“It demonstrates that you have a direct relationship with suppliers, which means as a brand you have more knowledge and your coffee is more traceable,” she tells me. “This helps to elevate the quality perception of your coffee, and shows that you’re going the extra mile [when sourcing].”
Demonstrating sustainable practices effectively
Displaying photos of coffee farms in shops or on websites, as well as providing information about a coffee’s origin, allows roasters and other coffee businesses to indicate that they have good relationships with their producers.
Pedro is the General Manager at Pergamino Coffee in Colombia. He explains that most specialty coffee brands want to demonstrate that they source and purchase their products fairly and sustainably.
“Translating the complexities associated with this into a simple marketing tactic is incredibly difficult – even for the most knowledgeable and educated consumers,” he says.
In recent years, a growing number of specialty coffee consumers do want to be reassured that the brands they buy from are complying with good environmental and ethical practices. At the same time, however, it’s fair to assume that some of these consumers aren’t familiar with what these practices really entail so communicating them effectively can be a challenge.
Romanticism and fetishisation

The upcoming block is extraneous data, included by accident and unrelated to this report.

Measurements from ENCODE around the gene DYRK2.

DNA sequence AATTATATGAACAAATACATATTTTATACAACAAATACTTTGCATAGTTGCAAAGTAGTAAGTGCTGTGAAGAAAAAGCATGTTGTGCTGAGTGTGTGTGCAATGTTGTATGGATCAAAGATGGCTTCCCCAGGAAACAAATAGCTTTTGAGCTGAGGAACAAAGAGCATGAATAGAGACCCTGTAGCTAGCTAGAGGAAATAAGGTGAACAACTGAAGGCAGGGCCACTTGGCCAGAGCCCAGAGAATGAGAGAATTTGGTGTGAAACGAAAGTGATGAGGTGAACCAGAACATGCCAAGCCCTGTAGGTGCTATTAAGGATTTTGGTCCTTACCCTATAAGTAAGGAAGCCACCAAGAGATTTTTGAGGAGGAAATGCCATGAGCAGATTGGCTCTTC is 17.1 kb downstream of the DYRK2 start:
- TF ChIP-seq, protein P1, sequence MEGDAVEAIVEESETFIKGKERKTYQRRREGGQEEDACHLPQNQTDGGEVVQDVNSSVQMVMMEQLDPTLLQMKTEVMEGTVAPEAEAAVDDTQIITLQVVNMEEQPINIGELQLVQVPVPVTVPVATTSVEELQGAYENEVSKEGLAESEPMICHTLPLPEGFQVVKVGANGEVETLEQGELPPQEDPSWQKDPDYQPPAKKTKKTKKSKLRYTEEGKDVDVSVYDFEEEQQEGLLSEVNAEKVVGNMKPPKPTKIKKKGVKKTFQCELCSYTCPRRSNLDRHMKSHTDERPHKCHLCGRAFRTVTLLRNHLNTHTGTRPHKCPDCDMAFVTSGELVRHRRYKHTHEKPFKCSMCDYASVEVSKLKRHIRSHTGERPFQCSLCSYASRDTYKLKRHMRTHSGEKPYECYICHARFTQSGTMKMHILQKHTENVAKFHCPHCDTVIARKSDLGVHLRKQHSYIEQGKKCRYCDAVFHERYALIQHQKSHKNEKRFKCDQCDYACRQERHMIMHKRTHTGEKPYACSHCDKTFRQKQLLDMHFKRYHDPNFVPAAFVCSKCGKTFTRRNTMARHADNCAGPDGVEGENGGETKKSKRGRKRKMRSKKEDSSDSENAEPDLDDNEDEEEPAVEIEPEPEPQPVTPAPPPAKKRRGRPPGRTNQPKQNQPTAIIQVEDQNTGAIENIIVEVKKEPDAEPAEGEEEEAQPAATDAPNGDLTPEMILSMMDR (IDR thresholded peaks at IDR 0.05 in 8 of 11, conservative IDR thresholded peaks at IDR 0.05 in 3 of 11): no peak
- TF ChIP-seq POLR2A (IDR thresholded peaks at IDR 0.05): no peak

There’s no doubt that providing consumers with more information about origin is a valuable way for farmers to receive worthy credit for their hard work. However, it can quickly turn into “romanticism” if not carried out effectively. This leads some consumers to have idealised views of coffee farmers. Ultimately, a coffee farm is a business, and consumers should view them that way, too.
“Marketing can present a very blurry picture of the reality which producers face,” Marianella explains. “It’s difficult for consumers to discern between what is real and what is smoke and mirrors.”
She tells me that she once saw pictures of her farm on a brand’s website. However, she had never worked with them, and wasn’t even aware of them. Marianella explains that when she emailed them, they stated that they didn’t always know where their photos came from.
“This means some companies can make false claims by telling a story, but they have never even visited that country,” she adds.